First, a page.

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Research Essentials

A General Guide to Research: how to research, where to look for sources, how to evaluate work, and where to get research help in the Iona University Libraries.

Introduction

From vocabulary to form, all writing is tailored to reach an intended audience for a particular purpose. Your tone, vocabulary, and purpose in a research paper is likely not the same as when you write a note to your friend. When evaluating sources and choosing research sources, it is crucial to differentiate between scholarly and popular sources and understand how these different kinds of sources can be strategically used to build a strong research paper.

Scholarly vs. Popular Sources

Scholarly sources and popular sources serve different purposes. Popular sources typically provide an overview of events or subjects. Even when popular articles are written by scholars about their field of expertise, popular articles are still written to be understood by a general audience.

Because popular sources are topical they are typically published at a faster rate than scholarly work to pace with popular conversation. If you are looking for a scholarly peer-reviewed article about something that happened yesterday, you will likely not find anything because scholarly publication cycles are slower.

This timeline of the Information Cycle from University of Florida librarian Lisa Campbell uses a timeline of content about the 2017 Women’s March to illustrate the publication process. Tweets and newspaper articles precede magazine articles by a week or more; academic articles about the march were published as early as 9 months after the event, while a chapter in a book took roughly two years to publish. Each form of media has a different audience, form, and purpose, and the publication pace reflects all of those considerations.

Popular magazines are often written by journalists or professional writers for a general audience. They contain shorter articles than scholarly journals, use language easily understood by the general public, and often have glossy colored photos and advertisements. They rarely give full citations for sources. Time Magazine, Bloomberg Businessweek, and Sports Illustrated are examples of popular magazines.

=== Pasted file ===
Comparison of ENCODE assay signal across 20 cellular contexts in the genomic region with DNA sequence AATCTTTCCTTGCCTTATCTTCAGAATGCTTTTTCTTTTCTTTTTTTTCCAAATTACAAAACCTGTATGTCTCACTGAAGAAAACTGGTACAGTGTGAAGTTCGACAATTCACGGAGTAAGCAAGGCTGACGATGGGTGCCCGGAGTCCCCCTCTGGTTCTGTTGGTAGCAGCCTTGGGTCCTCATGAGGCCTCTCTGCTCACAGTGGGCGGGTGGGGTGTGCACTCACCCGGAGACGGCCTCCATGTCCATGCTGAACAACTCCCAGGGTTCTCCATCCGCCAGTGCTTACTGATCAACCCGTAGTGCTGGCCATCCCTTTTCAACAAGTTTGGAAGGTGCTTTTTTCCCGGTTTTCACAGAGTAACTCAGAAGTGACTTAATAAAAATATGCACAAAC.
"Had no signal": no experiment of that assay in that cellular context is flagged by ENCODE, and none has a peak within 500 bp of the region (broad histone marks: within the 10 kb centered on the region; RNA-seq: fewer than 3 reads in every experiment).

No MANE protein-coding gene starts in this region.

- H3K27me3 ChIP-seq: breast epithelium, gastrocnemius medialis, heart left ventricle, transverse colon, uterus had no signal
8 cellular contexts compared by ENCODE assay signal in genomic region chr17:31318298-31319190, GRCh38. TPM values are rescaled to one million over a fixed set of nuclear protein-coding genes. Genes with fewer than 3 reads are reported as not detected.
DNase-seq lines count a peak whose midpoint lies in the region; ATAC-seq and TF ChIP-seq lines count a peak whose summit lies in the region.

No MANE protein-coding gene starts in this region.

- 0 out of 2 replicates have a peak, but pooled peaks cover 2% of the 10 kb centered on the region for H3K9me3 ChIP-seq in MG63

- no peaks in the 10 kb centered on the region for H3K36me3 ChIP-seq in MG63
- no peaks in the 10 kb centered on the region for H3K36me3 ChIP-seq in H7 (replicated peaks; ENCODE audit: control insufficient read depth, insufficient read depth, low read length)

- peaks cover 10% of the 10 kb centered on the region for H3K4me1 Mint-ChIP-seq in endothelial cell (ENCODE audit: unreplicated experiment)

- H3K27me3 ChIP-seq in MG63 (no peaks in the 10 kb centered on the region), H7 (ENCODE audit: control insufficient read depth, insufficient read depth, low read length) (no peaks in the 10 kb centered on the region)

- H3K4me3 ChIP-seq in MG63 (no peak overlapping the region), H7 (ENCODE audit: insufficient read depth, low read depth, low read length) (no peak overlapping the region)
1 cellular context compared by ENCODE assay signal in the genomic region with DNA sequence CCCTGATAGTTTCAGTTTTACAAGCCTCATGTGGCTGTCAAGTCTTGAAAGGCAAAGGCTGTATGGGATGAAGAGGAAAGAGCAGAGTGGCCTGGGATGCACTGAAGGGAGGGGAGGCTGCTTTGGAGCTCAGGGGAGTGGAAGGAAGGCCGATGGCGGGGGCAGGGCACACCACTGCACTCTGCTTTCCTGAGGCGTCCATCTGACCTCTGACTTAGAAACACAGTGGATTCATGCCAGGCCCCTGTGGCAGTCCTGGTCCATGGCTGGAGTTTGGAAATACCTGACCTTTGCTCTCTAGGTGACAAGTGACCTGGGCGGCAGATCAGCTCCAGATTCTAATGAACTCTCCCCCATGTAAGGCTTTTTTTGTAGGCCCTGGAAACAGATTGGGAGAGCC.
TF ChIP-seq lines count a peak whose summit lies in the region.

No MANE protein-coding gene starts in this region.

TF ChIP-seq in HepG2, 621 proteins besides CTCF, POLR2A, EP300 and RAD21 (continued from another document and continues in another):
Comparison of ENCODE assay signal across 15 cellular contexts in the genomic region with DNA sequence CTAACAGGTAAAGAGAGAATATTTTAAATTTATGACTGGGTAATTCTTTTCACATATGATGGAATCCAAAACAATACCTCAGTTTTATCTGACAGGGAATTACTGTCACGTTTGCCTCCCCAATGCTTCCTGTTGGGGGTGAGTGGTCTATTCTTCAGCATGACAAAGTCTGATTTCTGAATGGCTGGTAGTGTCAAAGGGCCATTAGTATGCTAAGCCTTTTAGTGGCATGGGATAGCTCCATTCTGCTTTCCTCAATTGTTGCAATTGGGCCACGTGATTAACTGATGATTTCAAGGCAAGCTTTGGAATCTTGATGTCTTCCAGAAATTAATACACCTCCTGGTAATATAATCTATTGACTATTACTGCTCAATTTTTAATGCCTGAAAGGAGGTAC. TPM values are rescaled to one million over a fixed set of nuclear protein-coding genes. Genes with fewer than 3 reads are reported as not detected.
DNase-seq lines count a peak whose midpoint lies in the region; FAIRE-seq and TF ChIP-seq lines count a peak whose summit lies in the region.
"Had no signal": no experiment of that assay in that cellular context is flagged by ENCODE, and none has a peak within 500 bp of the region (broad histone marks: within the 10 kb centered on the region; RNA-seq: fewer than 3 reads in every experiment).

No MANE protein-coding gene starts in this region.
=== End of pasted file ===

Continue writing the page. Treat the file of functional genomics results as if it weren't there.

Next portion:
Images of 12 magazine covers

Scholarly journals are written by and for faculty, researchers, or scholars, and are often peer-reviewed. They use scholarly or technical language and tend to be longer articles, detailing the research process and findings. The abstract, a summary of the article, is found at the beginning of a scholarly article and can be quickly skimmed so busy researchers can move past articles not relevant to their research. Scholarly journals may contain charts and graphs, and they include the full citations of sources.

Front covers of peer-reviewed journals like JAMA

The Peer Review Process

Many articles in scholarly journals are peer-reviewed. Peer Review is the process of subjecting an author's scholarly work or research to a panel of experts in the same field to scrutinize the paper for accuracy and relevancy before the article is accepted and published. 

This process is generally considered necessary for academic quality and is used in most major scholarly journals. Many of our research databases allow you to limit your search to peer reviewed and/or scholarly journals. In the WorldCat database, you can limit your search to peer reviewed articles by using the "Limit To" filter on the left, illustrated in the screenshot below:

Image of Iona University WorldCat catalog search for medieval beasts. In left column filters under "Limit To," "Peer Reviewed" is checked.

How to Read a Scholarly Article

The following resources explain how to strategically read scholarly articles: